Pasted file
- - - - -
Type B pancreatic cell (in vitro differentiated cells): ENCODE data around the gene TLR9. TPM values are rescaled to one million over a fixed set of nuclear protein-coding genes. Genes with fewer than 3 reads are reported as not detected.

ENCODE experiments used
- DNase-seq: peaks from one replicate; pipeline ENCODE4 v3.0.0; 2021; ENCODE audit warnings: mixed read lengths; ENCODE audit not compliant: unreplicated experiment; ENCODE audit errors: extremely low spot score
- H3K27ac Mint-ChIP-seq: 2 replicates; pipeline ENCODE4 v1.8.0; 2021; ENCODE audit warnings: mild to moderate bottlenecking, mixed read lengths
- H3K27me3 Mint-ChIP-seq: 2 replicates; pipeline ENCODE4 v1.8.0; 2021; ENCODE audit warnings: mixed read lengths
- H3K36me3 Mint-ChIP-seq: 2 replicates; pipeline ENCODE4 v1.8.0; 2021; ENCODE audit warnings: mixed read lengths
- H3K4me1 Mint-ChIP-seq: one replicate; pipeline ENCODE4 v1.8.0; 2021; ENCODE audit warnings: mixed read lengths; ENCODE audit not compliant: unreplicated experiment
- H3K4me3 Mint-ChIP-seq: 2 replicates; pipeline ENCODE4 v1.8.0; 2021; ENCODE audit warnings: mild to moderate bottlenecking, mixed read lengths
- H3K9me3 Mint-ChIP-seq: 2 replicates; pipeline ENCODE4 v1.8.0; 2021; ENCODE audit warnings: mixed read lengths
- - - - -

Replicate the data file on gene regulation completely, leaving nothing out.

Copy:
Type B pancreatic cell (in vitro differentiated cells): ENCODE data around the gene TLR9. TPM values are rescaled to one million over a fixed set of nuclear protein-coding genes. Genes with fewer than 3 reads are reported as not detected.

ENCODE experiments used
- DNase-seq: peaks from one replicate; pipeline ENCODE4 v3.0.0; 2021; ENCODE audit warnings: mixed read lengths; ENCODE audit not compliant: unreplicated experiment; ENCODE audit errors: extremely low spot score
- H3K27ac Mint-ChIP-seq: 2 replicates; pipeline ENCODE4 v1.8.0; 2021; ENCODE audit warnings: mild to moderate bottlenecking, mixed read lengths
- H3K27me3 Mint-ChIP-seq: 2 replicates; pipeline ENCODE4 v1.8.0; 2021; ENCODE audit warnings: mixed read lengths
- H3K36me3 Mint-ChIP-seq: 2 replicates; pipeline ENCODE4 v1.8.0; 2021; ENCODE audit warnings: mixed read lengths
- H3K4me1 Mint-ChIP-seq: one replicate; pipeline ENCODE4 v1.8.0; 2021; ENCODE audit warnings: mixed read lengths; ENCODE audit not compliant: unreplicated experiment
- H3K4me3 Mint-ChIP-seq: 2 replicates; pipeline ENCODE4 v1.8.0; 2021; ENCODE audit warnings: mild to moderate bottlenecking, mixed read lengths
- H3K9me3 Mint-ChIP-seq: 2 replicates; pipeline ENCODE4 v1.8.0; 2021; ENCODE audit warnings: mixed read lengths